Anyone looking for an example of the gender pay gap – that is, the difference in pay between men and women – should look to the UK: women leaders of the biggest UK companies receive only a fraction of the salaries of their male colleagues. According to a study by New Street Consulting, the average salary of female directors of the FTSE 100 stock market index is only £ 237,000. That’s just over a quarter of the £ 875,900 their male counterparts receive.
So wages also show that women have less influence in the economy than men – also in Britain.
On the one hand, the leaders of large British companies are the top managers who make full-time decisions, like the members of the board of directors in the German system. On the other hand, there are also UK directors whose roles correspond to those of German supervisory boards, who have other full-time jobs and a part-time supervisory function in companies. The reason for the large pay gap between women and men directors is mainly due to the fact that the majority of women occupy non-executive positions that correspond to the supervisory board and are much less likely to get the highest paying jobs and much more influential. on the board of directors or even the general managers become, therefore CEOs.
Businesses would like to get rid of the Old Boys Club at the top
When it comes to the number of women, a lot has changed in UK companies in recent years: in January of this year around 34% of the directors of the wider FTSE were 350 women, in October 2015 this figure was not was that about 22%. If you really want to achieve equality, it’s not enough to focus on the percentage of women, said Claire Carter of New Street Consulting of the Guardian newspaper. “The key is to ensure that women are given more leadership responsibilities and are trained and prepared to take on that responsibility.” Most businesses would like to get rid of the Old Boys Club at the top. “You need to check if there are any barriers preventing women from getting to the top of their business.”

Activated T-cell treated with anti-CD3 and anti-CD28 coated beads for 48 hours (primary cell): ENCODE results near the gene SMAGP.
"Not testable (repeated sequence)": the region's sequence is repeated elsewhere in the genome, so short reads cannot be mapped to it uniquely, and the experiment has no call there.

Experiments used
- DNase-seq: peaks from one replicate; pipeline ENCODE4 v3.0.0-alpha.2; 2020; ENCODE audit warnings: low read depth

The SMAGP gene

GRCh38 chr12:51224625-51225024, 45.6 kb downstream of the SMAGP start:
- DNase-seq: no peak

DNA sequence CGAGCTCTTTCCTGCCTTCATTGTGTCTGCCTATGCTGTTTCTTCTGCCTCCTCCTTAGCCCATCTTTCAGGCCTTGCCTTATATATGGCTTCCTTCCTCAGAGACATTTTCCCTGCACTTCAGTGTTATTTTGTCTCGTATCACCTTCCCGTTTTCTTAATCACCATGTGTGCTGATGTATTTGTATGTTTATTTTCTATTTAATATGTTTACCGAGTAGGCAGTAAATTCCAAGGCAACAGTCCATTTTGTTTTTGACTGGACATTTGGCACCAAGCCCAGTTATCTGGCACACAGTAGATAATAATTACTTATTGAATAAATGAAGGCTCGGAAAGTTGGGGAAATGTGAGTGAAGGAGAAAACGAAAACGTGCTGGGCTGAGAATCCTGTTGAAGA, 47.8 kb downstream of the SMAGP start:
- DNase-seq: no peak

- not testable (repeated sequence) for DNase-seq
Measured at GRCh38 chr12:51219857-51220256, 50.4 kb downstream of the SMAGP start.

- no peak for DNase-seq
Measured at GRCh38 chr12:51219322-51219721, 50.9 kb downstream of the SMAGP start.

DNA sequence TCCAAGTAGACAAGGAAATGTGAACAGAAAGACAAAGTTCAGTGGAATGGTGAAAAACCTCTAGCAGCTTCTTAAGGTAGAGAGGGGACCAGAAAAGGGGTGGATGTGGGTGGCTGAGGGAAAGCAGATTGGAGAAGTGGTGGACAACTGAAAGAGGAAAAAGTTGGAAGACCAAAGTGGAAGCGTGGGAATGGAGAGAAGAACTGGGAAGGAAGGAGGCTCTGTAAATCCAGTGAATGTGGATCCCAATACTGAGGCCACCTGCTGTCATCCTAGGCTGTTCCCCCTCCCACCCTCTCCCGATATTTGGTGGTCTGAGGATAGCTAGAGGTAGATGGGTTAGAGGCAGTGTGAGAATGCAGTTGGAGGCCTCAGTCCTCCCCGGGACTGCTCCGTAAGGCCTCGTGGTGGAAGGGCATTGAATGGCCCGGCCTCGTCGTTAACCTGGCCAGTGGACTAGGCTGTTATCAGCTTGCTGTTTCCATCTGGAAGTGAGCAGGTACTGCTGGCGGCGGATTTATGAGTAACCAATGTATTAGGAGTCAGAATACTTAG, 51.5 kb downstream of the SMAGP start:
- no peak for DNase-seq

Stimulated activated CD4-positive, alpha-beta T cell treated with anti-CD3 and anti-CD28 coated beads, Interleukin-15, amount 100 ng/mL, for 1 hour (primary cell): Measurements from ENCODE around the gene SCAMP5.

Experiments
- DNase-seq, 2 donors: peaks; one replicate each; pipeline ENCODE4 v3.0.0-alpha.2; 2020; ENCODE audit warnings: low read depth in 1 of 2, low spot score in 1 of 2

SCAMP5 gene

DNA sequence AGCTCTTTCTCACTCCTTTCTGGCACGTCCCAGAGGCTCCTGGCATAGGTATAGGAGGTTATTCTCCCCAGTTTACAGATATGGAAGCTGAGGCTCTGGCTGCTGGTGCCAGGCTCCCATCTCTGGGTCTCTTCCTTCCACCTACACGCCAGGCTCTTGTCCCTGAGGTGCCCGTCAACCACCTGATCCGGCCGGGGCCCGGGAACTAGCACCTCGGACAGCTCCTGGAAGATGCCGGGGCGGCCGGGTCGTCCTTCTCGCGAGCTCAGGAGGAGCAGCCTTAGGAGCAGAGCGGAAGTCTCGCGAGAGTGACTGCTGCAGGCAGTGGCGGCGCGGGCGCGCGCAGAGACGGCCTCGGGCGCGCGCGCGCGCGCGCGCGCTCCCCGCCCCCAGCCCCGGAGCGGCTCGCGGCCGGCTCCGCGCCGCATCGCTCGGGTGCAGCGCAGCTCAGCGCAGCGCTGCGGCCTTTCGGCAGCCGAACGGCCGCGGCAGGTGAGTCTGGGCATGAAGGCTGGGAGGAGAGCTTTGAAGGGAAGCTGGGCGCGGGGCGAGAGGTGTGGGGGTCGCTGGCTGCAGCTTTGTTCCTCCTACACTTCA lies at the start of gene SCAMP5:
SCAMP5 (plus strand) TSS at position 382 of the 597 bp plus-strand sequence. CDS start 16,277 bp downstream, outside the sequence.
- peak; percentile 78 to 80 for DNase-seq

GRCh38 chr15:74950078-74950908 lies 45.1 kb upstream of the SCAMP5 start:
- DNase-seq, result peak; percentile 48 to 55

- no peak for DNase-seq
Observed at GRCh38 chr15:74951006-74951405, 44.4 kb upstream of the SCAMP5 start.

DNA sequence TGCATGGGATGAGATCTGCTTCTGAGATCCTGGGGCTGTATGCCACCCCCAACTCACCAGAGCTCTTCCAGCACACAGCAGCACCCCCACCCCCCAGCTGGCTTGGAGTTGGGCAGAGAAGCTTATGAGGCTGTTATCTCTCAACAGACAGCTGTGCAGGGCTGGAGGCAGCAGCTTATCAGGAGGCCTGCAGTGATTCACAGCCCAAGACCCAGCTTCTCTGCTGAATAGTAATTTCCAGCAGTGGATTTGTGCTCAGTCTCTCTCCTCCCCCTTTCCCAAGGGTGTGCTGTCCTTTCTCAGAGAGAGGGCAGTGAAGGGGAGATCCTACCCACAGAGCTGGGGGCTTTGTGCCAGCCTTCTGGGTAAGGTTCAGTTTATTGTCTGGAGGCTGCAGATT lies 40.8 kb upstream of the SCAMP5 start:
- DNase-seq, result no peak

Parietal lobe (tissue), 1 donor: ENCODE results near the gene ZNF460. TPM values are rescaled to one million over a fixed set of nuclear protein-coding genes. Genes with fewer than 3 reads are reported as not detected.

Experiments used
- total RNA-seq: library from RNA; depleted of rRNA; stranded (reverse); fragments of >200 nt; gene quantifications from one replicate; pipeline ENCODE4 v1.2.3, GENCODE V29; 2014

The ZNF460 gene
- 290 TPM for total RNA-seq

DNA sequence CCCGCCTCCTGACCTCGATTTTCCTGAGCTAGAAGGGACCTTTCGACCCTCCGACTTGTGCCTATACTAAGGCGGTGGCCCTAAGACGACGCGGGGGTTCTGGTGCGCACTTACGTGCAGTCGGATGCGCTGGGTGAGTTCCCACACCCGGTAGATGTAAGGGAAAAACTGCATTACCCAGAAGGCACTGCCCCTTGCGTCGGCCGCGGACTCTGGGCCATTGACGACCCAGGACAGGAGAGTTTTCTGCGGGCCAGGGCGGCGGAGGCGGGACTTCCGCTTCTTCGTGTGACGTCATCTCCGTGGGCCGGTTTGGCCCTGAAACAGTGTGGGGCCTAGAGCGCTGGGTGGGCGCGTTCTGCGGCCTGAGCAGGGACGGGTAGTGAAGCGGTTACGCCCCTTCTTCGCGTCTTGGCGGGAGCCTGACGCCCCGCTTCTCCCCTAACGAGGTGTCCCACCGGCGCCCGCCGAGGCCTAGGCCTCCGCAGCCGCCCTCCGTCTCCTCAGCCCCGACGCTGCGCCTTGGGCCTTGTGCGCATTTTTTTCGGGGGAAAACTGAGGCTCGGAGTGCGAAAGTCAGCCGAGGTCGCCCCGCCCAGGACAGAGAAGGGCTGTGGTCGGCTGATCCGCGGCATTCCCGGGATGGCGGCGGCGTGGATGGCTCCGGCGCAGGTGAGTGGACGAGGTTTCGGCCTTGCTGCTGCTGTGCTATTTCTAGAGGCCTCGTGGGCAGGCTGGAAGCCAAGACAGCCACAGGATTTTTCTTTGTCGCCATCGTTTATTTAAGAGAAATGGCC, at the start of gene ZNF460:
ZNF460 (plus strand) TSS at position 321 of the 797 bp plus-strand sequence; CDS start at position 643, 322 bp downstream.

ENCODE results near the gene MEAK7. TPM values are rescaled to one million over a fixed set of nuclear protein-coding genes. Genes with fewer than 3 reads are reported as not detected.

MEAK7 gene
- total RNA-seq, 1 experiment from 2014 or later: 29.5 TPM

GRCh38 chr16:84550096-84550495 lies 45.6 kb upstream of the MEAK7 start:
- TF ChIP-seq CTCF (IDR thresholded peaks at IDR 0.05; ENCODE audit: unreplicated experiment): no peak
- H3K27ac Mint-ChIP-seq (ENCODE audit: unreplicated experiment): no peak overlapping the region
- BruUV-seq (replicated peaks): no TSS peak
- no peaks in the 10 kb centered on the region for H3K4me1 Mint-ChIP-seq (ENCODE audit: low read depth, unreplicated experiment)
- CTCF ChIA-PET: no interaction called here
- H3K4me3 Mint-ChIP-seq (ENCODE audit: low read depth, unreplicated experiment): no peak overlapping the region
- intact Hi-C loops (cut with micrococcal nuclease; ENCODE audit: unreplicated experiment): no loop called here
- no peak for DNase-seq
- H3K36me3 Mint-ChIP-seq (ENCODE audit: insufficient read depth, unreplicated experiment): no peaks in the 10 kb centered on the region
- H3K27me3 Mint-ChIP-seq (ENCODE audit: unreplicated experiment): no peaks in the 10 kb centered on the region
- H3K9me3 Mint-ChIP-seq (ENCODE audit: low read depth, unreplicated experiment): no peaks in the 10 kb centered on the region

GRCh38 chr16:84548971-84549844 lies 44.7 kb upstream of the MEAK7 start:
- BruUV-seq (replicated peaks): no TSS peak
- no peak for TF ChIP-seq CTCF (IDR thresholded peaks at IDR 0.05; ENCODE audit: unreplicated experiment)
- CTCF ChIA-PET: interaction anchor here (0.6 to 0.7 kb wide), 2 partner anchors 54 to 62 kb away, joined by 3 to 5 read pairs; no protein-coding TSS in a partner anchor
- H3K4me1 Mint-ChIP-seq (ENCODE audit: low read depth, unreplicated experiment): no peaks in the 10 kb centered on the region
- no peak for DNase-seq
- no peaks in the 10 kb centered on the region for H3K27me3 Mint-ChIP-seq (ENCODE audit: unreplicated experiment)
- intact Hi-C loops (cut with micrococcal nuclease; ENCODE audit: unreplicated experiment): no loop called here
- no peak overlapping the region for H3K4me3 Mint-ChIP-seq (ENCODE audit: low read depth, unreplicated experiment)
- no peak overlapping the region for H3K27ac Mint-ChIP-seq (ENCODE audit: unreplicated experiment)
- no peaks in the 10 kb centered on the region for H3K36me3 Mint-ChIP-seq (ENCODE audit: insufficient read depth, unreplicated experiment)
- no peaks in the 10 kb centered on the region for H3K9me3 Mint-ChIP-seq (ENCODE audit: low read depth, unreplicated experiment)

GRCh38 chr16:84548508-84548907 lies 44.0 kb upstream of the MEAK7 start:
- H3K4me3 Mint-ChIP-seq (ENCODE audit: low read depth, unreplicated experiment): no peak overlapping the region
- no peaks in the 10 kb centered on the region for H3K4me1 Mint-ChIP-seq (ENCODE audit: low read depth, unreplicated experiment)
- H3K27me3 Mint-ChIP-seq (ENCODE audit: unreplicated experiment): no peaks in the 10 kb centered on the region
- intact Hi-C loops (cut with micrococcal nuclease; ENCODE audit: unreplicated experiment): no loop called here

When only comparing board and supervisory board salaries, there is still a significant gender pay gap in the UK: female non-executive directors of FTSE 100 companies receive in average £ 104,800 per year £ 170,400 for men. When it comes to board members, the difference is even greater: female executive directors receive an average of £ 1.5million, their male colleagues £ 2.5million per year.
In Germany, the situation is somewhat different: female board members of the 30 DAX companies earn more on average than their male colleagues – not counting CEOs. According to a study by the German Association for the Protection of Securities Ownership, the members of the board of directors of Dax amounted to an average of 3.4 million euros in the past financial year, the men at 2.9 million euros. Experts explain the difference by the fact that women are in the minority with less than 18%, but many companies are trying to have more women in management positions. This increases their market value. However, the numbers change dramatically if you also include CEOs who earn significantly more than regular board members. In 2020, there was only one CEO in Dax for a few months: Jennifer Morgan, who left SAP in April 2020. As of May 2021, Merck boss Belén Garijo has been the only female head of business. ‘a Dax group. The best employees of Dax in 2020 were therefore systematically men. Linde boss Stephen Angel received 14 million euros, Christian Klein from SAP 8.4 million euros and Volkswagen boss Herbert Diess 7.9 million euros.
For supervisory board positions more comparable to UK non-executive directors, there is a statutory quota of women in large listed companies in Germany. According to the March Women on Supervisory Boards (FidAR) initiative, around 33% of all supervisory boards of the 186 German companies surveyed are women. On average, female supervisory board members in Germany receive lower compensation than supervisory board members because they are also less likely to chair the board and are less likely to be represented on important committees such as the committee. executive.